So much for the arrival of the Third Echelon. When the Second Echelon units arrived in early 1941, they were placed under orders to go to Greece almost as soon as they landed, and there was no time for HQ 2 NZEF to distribute a ‘Joining Instruction’ of a similar type. The war had now intervened to spoil any idea of a nice, tidy administrative welcome – and as far as could be seen then, or can be seen now, it did not matter a bit.
In September 1941 Headquarters started a series of ‘Standing Instructions’, which were added to in succeeding years. A full list is given in Appendix VIII, and some examples of the shorter ones in Appendices IX to XIII. Some were intended to be of use for personal problems, e.g., compassionate leave, marriages, compensation for loss of kit; some were to help units for certain administrative work, e.g., regimental funds, traffic accidents, welfare, control of photography; one or two were designed to collect into one place the action required of a number of people for one transaction, e.g., drafts for the United Kingdom or New Zealand, disbandment of units; a good number merely collected into one place a mass of separate orders dealing with pay, Second Echelon, postal service, and base kits. Probably few of the last class were ever read, whereas the others had some practical value. It appears that Headquarters was afflicted with the common complaint of issuing too much paper, and that we would have been better advised to cut the list down by half, particularly as few units ever had a complete set of the instructions, despite our attempts from time to time to find out deficiencies and replace them.
At this point it is opportune to repeat that printed orders are easier to read than cyclostyled ones. We did not have a printing unit until January 1942, which was much too late. It would have been of great help from the start, and it should be one of the units which accompanies the first contingent overseas. It is not just a luxury, for it is an admirable example of the principle that everything possible should be done to make things easy for recipients.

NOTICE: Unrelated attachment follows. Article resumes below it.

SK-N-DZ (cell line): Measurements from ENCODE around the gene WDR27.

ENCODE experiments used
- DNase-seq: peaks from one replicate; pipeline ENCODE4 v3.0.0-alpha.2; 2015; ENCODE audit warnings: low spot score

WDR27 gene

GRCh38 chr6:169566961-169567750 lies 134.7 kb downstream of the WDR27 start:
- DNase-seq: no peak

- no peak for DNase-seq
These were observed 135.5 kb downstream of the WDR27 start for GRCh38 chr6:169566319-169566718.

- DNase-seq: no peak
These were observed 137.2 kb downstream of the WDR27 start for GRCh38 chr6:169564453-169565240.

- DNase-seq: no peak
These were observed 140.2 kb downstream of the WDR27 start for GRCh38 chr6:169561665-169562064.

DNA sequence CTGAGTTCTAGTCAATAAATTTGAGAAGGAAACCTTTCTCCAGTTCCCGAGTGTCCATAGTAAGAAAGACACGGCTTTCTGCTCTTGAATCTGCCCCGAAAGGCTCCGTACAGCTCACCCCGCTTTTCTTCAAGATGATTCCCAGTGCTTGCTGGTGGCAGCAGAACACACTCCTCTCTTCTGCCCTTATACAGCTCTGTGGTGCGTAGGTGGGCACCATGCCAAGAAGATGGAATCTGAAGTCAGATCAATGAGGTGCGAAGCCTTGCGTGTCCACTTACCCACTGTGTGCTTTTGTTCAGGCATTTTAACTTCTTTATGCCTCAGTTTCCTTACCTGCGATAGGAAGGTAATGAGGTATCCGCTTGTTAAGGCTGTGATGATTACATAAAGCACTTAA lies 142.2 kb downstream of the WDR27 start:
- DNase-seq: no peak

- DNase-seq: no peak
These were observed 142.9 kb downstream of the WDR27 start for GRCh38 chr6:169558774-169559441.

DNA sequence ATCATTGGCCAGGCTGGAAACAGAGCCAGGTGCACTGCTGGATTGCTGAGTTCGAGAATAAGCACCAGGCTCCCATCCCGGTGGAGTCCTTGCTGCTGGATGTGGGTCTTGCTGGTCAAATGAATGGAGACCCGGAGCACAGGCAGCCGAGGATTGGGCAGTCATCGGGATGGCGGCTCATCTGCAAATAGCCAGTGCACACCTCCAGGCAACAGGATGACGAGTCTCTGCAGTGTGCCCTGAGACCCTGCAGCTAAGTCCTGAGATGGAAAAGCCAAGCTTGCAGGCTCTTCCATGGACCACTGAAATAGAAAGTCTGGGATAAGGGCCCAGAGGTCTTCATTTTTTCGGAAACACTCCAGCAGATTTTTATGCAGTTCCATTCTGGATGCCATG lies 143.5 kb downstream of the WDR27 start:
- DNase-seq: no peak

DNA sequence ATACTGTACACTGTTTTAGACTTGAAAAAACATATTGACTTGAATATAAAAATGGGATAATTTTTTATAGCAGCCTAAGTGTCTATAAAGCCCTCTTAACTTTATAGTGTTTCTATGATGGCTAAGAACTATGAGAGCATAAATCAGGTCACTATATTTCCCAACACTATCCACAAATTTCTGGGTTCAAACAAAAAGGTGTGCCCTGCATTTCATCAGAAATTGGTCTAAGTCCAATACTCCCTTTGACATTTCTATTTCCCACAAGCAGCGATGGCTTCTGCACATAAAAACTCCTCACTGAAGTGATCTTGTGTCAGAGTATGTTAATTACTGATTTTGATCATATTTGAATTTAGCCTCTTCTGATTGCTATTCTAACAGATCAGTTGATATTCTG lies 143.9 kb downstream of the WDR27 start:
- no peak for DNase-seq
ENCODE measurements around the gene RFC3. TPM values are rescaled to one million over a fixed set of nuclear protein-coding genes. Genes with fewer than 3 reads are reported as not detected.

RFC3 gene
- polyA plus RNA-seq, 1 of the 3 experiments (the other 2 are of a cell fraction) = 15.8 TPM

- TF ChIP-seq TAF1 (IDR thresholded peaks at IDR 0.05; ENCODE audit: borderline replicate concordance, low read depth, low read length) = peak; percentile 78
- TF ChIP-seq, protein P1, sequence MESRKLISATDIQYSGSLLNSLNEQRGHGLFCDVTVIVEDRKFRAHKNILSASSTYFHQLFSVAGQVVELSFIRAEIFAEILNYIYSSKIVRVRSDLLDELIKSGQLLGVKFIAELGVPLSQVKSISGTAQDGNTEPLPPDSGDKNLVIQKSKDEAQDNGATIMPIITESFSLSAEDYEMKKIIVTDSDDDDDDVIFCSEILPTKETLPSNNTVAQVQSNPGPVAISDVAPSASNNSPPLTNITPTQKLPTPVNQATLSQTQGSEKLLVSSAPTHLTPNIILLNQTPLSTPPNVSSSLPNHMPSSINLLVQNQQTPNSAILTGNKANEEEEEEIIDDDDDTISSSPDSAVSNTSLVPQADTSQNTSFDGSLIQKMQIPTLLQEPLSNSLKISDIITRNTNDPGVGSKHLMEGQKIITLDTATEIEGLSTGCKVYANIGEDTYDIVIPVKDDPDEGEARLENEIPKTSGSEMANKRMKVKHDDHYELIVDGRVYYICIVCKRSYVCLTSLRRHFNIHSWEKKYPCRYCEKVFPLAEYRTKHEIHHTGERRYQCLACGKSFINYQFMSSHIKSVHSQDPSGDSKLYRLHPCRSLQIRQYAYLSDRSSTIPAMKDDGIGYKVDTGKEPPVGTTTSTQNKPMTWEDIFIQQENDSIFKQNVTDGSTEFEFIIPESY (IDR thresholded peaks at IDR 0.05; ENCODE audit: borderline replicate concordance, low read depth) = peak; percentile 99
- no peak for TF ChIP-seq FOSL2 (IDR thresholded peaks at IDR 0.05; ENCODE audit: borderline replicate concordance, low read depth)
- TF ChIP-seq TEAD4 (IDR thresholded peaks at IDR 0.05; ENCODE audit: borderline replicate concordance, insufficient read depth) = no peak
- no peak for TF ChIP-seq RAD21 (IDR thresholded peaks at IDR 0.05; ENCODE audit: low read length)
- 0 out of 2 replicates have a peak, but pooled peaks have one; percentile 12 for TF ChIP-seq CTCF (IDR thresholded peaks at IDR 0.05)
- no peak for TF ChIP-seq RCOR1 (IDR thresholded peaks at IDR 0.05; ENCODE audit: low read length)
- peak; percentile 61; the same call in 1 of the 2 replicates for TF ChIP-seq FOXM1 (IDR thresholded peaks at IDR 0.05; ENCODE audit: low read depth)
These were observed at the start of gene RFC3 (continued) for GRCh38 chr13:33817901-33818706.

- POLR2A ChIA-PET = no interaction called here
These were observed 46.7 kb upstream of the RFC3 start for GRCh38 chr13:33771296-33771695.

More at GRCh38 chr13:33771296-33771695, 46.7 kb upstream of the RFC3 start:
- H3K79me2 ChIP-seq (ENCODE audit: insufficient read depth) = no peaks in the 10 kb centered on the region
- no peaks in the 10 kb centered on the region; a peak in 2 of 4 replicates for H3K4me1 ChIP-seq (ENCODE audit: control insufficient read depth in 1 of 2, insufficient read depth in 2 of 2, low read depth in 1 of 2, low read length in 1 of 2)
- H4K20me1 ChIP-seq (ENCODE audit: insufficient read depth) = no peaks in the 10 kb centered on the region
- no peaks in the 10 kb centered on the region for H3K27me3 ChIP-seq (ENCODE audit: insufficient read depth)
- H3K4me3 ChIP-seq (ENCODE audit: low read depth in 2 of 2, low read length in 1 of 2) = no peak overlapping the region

One aspect of this problem of the dissemination of orders to which a satisfactory answer was never found was that of passing on orders issued by GHQ. There were two facets, first the applicability page 269 of the order, and second how it was to be distributed. The first facet has been dealt with in Chapter 11, where it is stated that a completely satisfactory answer was never found. The second facet was within our own powers. The number of copies of GHQ orders was limited, and did not reach down to units. In the end HQ 2 NZEF assumed the task of repeating the appropriate ones in 2 NZEF Orders, one reason being that HQ 2 NZ Division would thereby be spared the task. As each issue of GHQ orders was received, the appropriate administrative head (medical, pay, legal, ordnance, etc.) was asked his views about our repeating any order that was marked as applicable to all troops, and which came within his province. At least that was the general idea; but very often in the heat of the war the officer concerned was either not consulted or was away at the time, and the order was first put aside and then forgotten altogether. On the whole it never seemed to matter, and there is no record of any trouble occurring because a GHQ order did not reach 2 NZEF units.
Second NZEF orders might have been better arranged. Reading them today gives the impression of a bit of a muddle; and in fact we were almost as bad as GHQ, in that genuine 2 NZEF orders containing something that mattered are mixed up with repeats of GHQ orders and other things included merely as information. On one or two occasions we issued a consolidated volume of 2 NZEF orders, but it is doubtful if it was of any value.
If any headquarters is going to issue orders, it is better to make use of them as much as possible, and avoid a multiplicity of separate instructions and bits of paper. The ideal would be that everything, every form of order or directive, was issued through one source, so enabling the recipient to keep a careful check on what he received and make sure that he had missed nothing. That method is impossible, however, if for no other reason than that a lot of what is issued is secret or goes only to a limited number of recipients.
The crisis of July 1942 found HQ 2 NZEF with a mass of back files and correspondence, a lot of which was either of no importance at all, or had only historical interest. We had been remiss in not having periodical purges of files, and either sending unwanted files back to New Zealand for storage or destroying them. Anyhow, we had a good bonfire at the time.